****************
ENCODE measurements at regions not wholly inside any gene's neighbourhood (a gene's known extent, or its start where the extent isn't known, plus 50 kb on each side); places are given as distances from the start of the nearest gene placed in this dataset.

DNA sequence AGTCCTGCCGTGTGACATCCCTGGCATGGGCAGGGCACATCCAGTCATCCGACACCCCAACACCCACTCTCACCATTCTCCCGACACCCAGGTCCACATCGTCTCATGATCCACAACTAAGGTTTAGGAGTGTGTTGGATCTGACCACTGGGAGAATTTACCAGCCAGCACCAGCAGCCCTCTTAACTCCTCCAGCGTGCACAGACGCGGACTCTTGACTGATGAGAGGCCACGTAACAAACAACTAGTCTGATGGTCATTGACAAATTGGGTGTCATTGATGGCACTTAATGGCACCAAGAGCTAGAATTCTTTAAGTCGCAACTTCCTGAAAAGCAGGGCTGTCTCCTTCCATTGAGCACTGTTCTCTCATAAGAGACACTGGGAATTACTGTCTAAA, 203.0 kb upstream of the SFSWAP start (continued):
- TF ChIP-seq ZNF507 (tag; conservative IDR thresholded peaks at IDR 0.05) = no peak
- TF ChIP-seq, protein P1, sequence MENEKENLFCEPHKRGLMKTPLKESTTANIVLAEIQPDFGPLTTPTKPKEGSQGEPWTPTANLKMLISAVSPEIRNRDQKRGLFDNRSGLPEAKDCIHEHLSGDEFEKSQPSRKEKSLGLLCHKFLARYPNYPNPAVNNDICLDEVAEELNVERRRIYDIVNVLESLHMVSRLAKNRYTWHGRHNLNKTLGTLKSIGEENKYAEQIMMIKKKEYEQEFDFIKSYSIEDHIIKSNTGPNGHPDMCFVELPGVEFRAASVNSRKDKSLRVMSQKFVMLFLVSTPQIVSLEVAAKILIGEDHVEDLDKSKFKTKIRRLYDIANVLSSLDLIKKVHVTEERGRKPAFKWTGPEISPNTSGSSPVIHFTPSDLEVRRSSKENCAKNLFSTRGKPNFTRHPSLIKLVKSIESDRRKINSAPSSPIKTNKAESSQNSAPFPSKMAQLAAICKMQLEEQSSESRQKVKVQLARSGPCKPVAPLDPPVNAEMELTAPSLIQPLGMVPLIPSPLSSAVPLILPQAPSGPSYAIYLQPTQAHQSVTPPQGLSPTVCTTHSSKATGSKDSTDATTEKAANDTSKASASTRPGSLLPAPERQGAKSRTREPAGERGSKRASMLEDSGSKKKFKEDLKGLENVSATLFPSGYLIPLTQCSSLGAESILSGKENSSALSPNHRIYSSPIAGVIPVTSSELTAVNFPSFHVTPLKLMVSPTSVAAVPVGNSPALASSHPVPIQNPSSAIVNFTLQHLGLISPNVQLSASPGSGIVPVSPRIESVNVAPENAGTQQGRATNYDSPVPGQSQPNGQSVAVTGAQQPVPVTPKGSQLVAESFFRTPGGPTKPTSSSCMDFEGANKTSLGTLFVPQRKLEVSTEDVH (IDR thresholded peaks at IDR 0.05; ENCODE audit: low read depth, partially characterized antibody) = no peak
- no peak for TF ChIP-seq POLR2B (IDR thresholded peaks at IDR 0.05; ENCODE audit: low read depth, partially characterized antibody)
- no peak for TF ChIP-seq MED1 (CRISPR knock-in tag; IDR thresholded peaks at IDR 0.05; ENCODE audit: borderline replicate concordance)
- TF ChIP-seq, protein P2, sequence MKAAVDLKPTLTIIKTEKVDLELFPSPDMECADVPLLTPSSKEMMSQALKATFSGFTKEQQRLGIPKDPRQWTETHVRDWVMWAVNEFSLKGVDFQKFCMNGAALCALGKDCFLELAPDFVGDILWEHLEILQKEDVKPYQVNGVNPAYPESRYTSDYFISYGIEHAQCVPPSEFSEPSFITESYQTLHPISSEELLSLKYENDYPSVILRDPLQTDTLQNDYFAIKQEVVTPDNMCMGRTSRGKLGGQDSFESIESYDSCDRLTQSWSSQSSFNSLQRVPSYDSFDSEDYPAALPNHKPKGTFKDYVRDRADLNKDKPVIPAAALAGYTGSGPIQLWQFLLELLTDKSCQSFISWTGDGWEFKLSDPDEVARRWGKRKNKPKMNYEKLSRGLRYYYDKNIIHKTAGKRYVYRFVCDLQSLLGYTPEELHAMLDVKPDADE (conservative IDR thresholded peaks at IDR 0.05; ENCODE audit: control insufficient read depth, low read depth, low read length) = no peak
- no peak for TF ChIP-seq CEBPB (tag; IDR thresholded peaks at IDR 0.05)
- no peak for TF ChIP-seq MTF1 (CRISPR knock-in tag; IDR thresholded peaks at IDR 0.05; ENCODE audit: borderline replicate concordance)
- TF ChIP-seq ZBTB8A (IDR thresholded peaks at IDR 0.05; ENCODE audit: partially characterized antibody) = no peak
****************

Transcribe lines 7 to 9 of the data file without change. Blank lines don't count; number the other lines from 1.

- TF ChIP-seq, protein P2, sequence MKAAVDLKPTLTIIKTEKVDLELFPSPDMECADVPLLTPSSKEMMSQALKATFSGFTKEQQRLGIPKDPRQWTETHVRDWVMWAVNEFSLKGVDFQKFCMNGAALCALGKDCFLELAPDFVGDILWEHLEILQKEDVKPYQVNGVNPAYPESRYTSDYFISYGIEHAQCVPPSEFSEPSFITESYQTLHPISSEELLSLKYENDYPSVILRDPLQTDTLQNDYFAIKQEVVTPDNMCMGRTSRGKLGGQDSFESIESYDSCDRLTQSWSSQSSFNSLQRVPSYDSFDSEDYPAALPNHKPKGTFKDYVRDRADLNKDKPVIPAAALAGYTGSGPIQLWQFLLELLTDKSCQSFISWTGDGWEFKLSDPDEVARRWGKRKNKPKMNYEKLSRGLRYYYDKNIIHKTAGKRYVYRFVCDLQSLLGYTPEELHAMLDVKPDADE (conservative IDR thresholded peaks at IDR 0.05; ENCODE audit: control insufficient read depth, low read depth, low read length) = no peak
- no peak for TF ChIP-seq CEBPB (tag; IDR thresholded peaks at IDR 0.05)
- no peak for TF ChIP-seq MTF1 (CRISPR knock-in tag; IDR thresholded peaks at IDR 0.05; ENCODE audit: borderline replicate concordance)